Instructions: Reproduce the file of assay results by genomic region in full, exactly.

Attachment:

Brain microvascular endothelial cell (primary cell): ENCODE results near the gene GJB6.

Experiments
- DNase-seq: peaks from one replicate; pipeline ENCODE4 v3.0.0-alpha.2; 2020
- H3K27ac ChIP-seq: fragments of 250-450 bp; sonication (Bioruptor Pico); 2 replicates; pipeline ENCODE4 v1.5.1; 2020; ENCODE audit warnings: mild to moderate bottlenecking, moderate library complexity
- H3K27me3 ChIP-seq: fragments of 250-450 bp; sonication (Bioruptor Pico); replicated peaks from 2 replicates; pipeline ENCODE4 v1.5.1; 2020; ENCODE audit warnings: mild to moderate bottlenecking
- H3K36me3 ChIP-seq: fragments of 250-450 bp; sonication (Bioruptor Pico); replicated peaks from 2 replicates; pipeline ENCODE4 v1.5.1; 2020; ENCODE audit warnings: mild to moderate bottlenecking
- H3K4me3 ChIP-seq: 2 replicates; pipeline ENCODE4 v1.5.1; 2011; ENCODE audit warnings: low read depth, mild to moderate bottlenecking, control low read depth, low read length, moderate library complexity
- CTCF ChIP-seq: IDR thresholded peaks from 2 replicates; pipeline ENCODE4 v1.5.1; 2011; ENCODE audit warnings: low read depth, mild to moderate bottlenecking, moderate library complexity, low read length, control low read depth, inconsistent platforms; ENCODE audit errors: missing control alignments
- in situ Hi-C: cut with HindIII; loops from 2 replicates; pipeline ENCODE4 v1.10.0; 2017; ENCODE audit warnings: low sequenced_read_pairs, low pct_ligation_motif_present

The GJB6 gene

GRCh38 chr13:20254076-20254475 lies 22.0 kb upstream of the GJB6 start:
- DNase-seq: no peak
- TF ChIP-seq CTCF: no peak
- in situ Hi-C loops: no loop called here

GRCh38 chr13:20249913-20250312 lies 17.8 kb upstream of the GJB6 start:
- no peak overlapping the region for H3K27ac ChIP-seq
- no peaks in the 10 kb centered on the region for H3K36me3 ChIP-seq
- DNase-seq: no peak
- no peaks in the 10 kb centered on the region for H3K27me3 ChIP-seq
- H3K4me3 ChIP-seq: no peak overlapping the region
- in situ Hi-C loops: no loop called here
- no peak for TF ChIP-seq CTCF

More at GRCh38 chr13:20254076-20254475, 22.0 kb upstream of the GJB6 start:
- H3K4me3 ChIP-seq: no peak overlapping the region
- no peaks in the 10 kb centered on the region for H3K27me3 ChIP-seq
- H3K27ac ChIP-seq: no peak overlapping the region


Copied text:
Brain microvascular endothelial cell (primary cell): ENCODE results near the gene GJB6.

Experiments
- DNase-seq: peaks from one replicate; pipeline ENCODE4 v3.0.0-alpha.2; 2020
- H3K27ac ChIP-seq: fragments of 250-450 bp; sonication (Bioruptor Pico); 2 replicates; pipeline ENCODE4 v1.5.1; 2020; ENCODE audit warnings: mild to moderate bottlenecking, moderate library complexity
- H3K27me3 ChIP-seq: fragments of 250-450 bp; sonication (Bioruptor Pico); replicated peaks from 2 replicates; pipeline ENCODE4 v1.5.1; 2020; ENCODE audit warnings: mild to moderate bottlenecking
- H3K36me3 ChIP-seq: fragments of 250-450 bp; sonication (Bioruptor Pico); replicated peaks from 2 replicates; pipeline ENCODE4 v1.5.1; 2020; ENCODE audit warnings: mild to moderate bottlenecking
- H3K4me3 ChIP-seq: 2 replicates; pipeline ENCODE4 v1.5.1; 2011; ENCODE audit warnings: low read depth, mild to moderate bottlenecking, control low read depth, low read length, moderate library complexity
- CTCF ChIP-seq: IDR thresholded peaks from 2 replicates; pipeline ENCODE4 v1.5.1; 2011; ENCODE audit warnings: low read depth, mild to moderate bottlenecking, moderate library complexity, low read length, control low read depth, inconsistent platforms; ENCODE audit errors: missing control alignments
- in situ Hi-C: cut with HindIII; loops from 2 replicates; pipeline ENCODE4 v1.10.0; 2017; ENCODE audit warnings: low sequenced_read_pairs, low pct_ligation_motif_present

The GJB6 gene

GRCh38 chr13:20254076-20254475 lies 22.0 kb upstream of the GJB6 start:
- DNase-seq: no peak
- TF ChIP-seq CTCF: no peak
- in situ Hi-C loops: no loop called here

GRCh38 chr13:20249913-20250312 lies 17.8 kb upstream of the GJB6 start:
- no peak overlapping the region for H3K27ac ChIP-seq
- no peaks in the 10 kb centered on the region for H3K36me3 ChIP-seq
- DNase-seq: no peak
- no peaks in the 10 kb centered on the region for H3K27me3 ChIP-seq
- H3K4me3 ChIP-seq: no peak overlapping the region
- in situ Hi-C loops: no loop called here
- no peak for TF ChIP-seq CTCF

More at GRCh38 chr13:20254076-20254475, 22.0 kb upstream of the GJB6 start:
- H3K4me3 ChIP-seq: no peak overlapping the region
- no peaks in the 10 kb centered on the region for H3K27me3 ChIP-seq
- H3K27ac ChIP-seq: no peak overlapping the region